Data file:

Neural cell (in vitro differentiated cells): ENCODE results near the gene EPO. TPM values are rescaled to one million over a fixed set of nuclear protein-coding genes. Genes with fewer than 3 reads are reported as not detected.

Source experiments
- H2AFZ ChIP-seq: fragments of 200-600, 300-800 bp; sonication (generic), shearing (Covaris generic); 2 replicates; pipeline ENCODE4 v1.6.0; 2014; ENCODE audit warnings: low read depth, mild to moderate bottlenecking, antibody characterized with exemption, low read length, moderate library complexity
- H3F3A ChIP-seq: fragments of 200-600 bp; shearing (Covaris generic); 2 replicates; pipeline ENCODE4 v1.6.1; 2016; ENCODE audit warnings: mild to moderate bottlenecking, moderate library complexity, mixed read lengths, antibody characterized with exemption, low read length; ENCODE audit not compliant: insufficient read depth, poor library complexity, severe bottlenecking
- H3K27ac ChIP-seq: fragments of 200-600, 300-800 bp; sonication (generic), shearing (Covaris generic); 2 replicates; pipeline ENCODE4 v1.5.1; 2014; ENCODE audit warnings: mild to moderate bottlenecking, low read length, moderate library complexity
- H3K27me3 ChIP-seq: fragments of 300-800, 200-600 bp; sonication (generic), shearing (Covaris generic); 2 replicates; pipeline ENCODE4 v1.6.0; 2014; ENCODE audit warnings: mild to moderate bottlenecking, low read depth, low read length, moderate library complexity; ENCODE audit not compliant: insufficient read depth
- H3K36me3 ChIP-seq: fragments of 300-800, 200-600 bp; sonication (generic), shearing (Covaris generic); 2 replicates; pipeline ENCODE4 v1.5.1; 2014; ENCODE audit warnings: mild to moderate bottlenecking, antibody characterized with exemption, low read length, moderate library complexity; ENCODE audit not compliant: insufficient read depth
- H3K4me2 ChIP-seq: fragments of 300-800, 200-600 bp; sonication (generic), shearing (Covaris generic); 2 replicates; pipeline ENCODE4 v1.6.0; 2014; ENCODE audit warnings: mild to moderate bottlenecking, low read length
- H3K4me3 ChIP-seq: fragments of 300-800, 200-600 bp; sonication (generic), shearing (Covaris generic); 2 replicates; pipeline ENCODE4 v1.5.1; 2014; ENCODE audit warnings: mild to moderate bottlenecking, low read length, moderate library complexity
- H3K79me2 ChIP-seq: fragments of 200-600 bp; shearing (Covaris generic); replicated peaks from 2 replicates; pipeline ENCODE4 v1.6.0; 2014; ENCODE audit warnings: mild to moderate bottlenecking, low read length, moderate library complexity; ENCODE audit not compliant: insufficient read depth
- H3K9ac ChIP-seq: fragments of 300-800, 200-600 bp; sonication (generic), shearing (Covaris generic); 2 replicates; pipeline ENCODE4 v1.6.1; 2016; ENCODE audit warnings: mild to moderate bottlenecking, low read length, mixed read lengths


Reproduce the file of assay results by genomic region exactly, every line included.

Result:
Neural cell (in vitro differentiated cells): ENCODE results near the gene EPO. TPM values are rescaled to one million over a fixed set of nuclear protein-coding genes. Genes with fewer than 3 reads are reported as not detected.

Source experiments
- H2AFZ ChIP-seq: fragments of 200-600, 300-800 bp; sonication (generic), shearing (Covaris generic); 2 replicates; pipeline ENCODE4 v1.6.0; 2014; ENCODE audit warnings: low read depth, mild to moderate bottlenecking, antibody characterized with exemption, low read length, moderate library complexity
- H3F3A ChIP-seq: fragments of 200-600 bp; shearing (Covaris generic); 2 replicates; pipeline ENCODE4 v1.6.1; 2016; ENCODE audit warnings: mild to moderate bottlenecking, moderate library complexity, mixed read lengths, antibody characterized with exemption, low read length; ENCODE audit not compliant: insufficient read depth, poor library complexity, severe bottlenecking
- H3K27ac ChIP-seq: fragments of 200-600, 300-800 bp; sonication (generic), shearing (Covaris generic); 2 replicates; pipeline ENCODE4 v1.5.1; 2014; ENCODE audit warnings: mild to moderate bottlenecking, low read length, moderate library complexity
- H3K27me3 ChIP-seq: fragments of 300-800, 200-600 bp; sonication (generic), shearing (Covaris generic); 2 replicates; pipeline ENCODE4 v1.6.0; 2014; ENCODE audit warnings: mild to moderate bottlenecking, low read depth, low read length, moderate library complexity; ENCODE audit not compliant: insufficient read depth
- H3K36me3 ChIP-seq: fragments of 300-800, 200-600 bp; sonication (generic), shearing (Covaris generic); 2 replicates; pipeline ENCODE4 v1.5.1; 2014; ENCODE audit warnings: mild to moderate bottlenecking, antibody characterized with exemption, low read length, moderate library complexity; ENCODE audit not compliant: insufficient read depth
- H3K4me2 ChIP-seq: fragments of 300-800, 200-600 bp; sonication (generic), shearing (Covaris generic); 2 replicates; pipeline ENCODE4 v1.6.0; 2014; ENCODE audit warnings: mild to moderate bottlenecking, low read length
- H3K4me3 ChIP-seq: fragments of 300-800, 200-600 bp; sonication (generic), shearing (Covaris generic); 2 replicates; pipeline ENCODE4 v1.5.1; 2014; ENCODE audit warnings: mild to moderate bottlenecking, low read length, moderate library complexity
- H3K79me2 ChIP-seq: fragments of 200-600 bp; shearing (Covaris generic); replicated peaks from 2 replicates; pipeline ENCODE4 v1.6.0; 2014; ENCODE audit warnings: mild to moderate bottlenecking, low read length, moderate library complexity; ENCODE audit not compliant: insufficient read depth
- H3K9ac ChIP-seq: fragments of 300-800, 200-600 bp; sonication (generic), shearing (Covaris generic); 2 replicates; pipeline ENCODE4 v1.6.1; 2016; ENCODE audit warnings: mild to moderate bottlenecking, low read length, mixed read lengths